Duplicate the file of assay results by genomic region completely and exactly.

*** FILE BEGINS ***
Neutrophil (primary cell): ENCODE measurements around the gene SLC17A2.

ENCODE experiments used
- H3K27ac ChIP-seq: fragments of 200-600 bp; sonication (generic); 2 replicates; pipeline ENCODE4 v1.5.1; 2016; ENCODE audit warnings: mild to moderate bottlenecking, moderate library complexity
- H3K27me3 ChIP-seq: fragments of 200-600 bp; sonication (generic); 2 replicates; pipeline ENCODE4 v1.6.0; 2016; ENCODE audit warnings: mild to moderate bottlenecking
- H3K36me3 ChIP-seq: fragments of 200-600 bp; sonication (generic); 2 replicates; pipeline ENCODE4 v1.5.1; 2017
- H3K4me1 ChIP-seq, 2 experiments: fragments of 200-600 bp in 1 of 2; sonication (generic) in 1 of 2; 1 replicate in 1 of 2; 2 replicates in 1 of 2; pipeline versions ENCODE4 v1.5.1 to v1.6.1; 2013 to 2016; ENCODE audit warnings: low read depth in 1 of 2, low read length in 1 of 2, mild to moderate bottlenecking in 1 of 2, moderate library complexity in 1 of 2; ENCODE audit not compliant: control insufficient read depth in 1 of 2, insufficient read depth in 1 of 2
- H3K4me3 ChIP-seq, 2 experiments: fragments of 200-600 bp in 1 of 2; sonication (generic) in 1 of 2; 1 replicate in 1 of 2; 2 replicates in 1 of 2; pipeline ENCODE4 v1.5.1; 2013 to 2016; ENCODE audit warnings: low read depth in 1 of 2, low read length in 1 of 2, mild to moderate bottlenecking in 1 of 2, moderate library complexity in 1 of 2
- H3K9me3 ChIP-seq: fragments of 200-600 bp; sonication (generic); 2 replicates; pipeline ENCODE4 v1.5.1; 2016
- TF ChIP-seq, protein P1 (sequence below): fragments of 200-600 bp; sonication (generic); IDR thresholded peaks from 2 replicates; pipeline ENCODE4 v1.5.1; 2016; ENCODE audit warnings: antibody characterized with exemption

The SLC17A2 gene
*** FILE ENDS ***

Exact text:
Neutrophil (primary cell): ENCODE measurements around the gene SLC17A2.

ENCODE experiments used
- H3K27ac ChIP-seq: fragments of 200-600 bp; sonication (generic); 2 replicates; pipeline ENCODE4 v1.5.1; 2016; ENCODE audit warnings: mild to moderate bottlenecking, moderate library complexity
- H3K27me3 ChIP-seq: fragments of 200-600 bp; sonication (generic); 2 replicates; pipeline ENCODE4 v1.6.0; 2016; ENCODE audit warnings: mild to moderate bottlenecking
- H3K36me3 ChIP-seq: fragments of 200-600 bp; sonication (generic); 2 replicates; pipeline ENCODE4 v1.5.1; 2017
- H3K4me1 ChIP-seq, 2 experiments: fragments of 200-600 bp in 1 of 2; sonication (generic) in 1 of 2; 1 replicate in 1 of 2; 2 replicates in 1 of 2; pipeline versions ENCODE4 v1.5.1 to v1.6.1; 2013 to 2016; ENCODE audit warnings: low read depth in 1 of 2, low read length in 1 of 2, mild to moderate bottlenecking in 1 of 2, moderate library complexity in 1 of 2; ENCODE audit not compliant: control insufficient read depth in 1 of 2, insufficient read depth in 1 of 2
- H3K4me3 ChIP-seq, 2 experiments: fragments of 200-600 bp in 1 of 2; sonication (generic) in 1 of 2; 1 replicate in 1 of 2; 2 replicates in 1 of 2; pipeline ENCODE4 v1.5.1; 2013 to 2016; ENCODE audit warnings: low read depth in 1 of 2, low read length in 1 of 2, mild to moderate bottlenecking in 1 of 2, moderate library complexity in 1 of 2
- H3K9me3 ChIP-seq: fragments of 200-600 bp; sonication (generic); 2 replicates; pipeline ENCODE4 v1.5.1; 2016
- TF ChIP-seq, protein P1 (sequence below): fragments of 200-600 bp; sonication (generic); IDR thresholded peaks from 2 replicates; pipeline ENCODE4 v1.5.1; 2016; ENCODE audit warnings: antibody characterized with exemption

The SLC17A2 gene